“What will you do next?”

At the end of his shift, Marvin took the ferry around the southern tip of Manhattan to take in the skyline one last time.  It was a tradition he had developed somewhere inside his 45 years working as a captain for NY Waterway.  He finished everyday by taking the opportunity to look at the city from the river before heading back to the docks and clocking out.

“Oh how you’ve changed, my old friend,” Marvin muttered wistfully from the boat scheduled to retire with him.  Tomorrow morning, someone else would replace Marvin and another boat would replace the one that he had affectionately referred to as “My Office.”  It would go to a scrap yard, though it would probably hold little value as a salvage project.  Marvin, on the other hand, didn’t yet have such a clear cut destination for his first day of retirement.

Behind him, the water began to bubble and stir.  Small waves were causing the boat to rock and Marvin rushed to the railing to see what was causing the wake.

From beneath the murky surface rose a great sea monster.  Its head was rounded like a slope with two great dark eyes full of a depth the likes of which Marvin had never seen in humans or any other animal.  Its mouth spanned nearly the entirety of its head, which was eight feet across.

Before Marvin could stir from where the shock had cemented him, the monster opened the smallest portion of its wide mouth and said, “Hello.”

The boat was still rocking, making it difficult for Marvin to maintain his balance.  He opened his mouth, but only grunts came out.

“It’s alright.  I know you don’t know me as well as I know you, Marvin,” the monster’s tone was conciliatory and polite.  “I’ve watched you for decades, and I must say, this boat looks like quite the morsel.”  It ran a grayish green pointed tongue across several of the jagged teeth that it revealed as it spoke.

“A-are you going to eat me?” Marvin finally found his words.

The monster laughed in a way that sounded like a deep, rich fog horn.  “No, of course not.  I feel like we are old friends, or co-workers at least, seeing as how often our paths have crossed.  I would never eat you.”  Two enormous tentacles crept above the waves and gestured as it spoke.  Beneath its face was a torrent of activity, what Marvin surmised must be a dozen other tentacles flurrying to keep the great creature afloat.

“Your boat, on the other hand…”

Marvin rubbed his eyes, still struggling to believe the sight before him.  “The boat is getting scrapped after today,” he said almost reflexively.  The monster’s huge dark eyes filled with a sadness that Marvin himself had felt leading up to this day.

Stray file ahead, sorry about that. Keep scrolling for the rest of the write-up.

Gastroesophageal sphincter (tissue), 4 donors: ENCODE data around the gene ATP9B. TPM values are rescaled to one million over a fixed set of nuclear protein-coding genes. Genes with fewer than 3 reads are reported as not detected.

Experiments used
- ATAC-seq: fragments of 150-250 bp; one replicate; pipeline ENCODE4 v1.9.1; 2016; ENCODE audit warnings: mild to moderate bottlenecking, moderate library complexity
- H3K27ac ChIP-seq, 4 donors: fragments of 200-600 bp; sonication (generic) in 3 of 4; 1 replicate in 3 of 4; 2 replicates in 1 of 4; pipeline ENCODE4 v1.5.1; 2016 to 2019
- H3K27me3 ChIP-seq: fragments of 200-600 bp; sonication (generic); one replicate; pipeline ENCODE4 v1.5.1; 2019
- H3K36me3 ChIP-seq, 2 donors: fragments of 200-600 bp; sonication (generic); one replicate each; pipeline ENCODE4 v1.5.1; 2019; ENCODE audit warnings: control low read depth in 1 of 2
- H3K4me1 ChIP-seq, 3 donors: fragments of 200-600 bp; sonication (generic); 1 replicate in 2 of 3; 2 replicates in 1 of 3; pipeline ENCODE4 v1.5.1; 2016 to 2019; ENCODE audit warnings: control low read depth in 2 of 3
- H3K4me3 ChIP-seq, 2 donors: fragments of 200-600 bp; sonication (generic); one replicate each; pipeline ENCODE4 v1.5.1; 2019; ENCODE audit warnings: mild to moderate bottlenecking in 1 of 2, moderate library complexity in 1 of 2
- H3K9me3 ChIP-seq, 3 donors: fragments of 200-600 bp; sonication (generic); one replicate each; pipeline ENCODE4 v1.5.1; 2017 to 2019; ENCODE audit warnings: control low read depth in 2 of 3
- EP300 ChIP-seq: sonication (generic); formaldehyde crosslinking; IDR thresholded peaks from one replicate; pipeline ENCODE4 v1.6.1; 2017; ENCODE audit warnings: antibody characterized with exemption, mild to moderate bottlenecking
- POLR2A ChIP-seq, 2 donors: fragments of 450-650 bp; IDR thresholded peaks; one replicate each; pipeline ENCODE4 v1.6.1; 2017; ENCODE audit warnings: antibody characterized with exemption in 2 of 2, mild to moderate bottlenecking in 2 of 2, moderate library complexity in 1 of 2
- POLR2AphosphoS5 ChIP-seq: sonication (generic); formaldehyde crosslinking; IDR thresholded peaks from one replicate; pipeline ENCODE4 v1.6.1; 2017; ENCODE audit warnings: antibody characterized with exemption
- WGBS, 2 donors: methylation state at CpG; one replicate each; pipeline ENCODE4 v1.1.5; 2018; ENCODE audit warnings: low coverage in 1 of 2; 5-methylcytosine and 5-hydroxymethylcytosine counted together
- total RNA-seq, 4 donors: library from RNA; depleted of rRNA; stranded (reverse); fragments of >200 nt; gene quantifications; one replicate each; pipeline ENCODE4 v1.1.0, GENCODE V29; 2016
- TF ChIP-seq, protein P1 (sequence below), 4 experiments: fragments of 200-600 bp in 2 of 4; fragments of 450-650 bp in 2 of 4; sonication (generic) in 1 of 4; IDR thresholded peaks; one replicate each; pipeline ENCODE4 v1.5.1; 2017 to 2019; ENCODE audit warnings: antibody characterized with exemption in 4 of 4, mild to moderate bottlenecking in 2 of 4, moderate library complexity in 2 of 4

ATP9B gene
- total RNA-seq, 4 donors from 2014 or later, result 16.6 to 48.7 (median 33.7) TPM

In that moment, the fear and shock drained from Marvin and he felt a strange connection with the creature.  “You’ve wanted to eat this boat for how long?” he asked.

“Since I first laid eyes on it.”

That was in the late eighties, Marvin thought.  This monster has been fixating on this boat since the late eighties.  “Why didn’t you ever eat it?”

“It was always so full of people and people taste so wretched.  And they always get stuck in my teeth,” the monster smiled widely, revealing a thousand sharp, pointed spear tips of ivory – each unique and serrated in its own way, no two identical or even all that similar.

An idea came to Marvin and his gaze fell on the small canoe-shaped lifeboat that the ferry was equipped with in case of emergencies.  “Give me a minute,” he asked of the monster.

Soon the canoe emerged from around the bow of the ferry with a life vest wearing Marvin inside.  In both hands were paddles, which he used furiously to keep from tipping over in the monster’s wake.

He looked into the monster’s eyes and smiled.  “Once you’ve eaten this boat that you’ve spent so many years pursuing, what will you do next?”

The monster echoed Marvin’s own thoughts when it said, “I’m not really sure.”

“Goodbye old friend,” Marvin whispered to the ferry and then he nodded at the monster.

Its mouth opened and opened and opened some more, revealing row upon row of teeth that seemed to lead halfway down its throat.  Marvin back paddled as water began pouring down the monster’s gullet and then the ferry boat with it – crashing against the teeth as if they were rocks and breaking into a thousand pieces; ending an era, a chapter in the life of both Marvin and the Monster.

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2 thoughts on ““What will you do next?”

  1. This is so awesome! Found this via the /r/Writing Self-Promotion Thread. This is a fantastic project and it’s so cool that you’ve found such a brilliant and creative way to strengthen your relationship as well as your artistic skills. I’m super keen for your upcoming posts! Tasha

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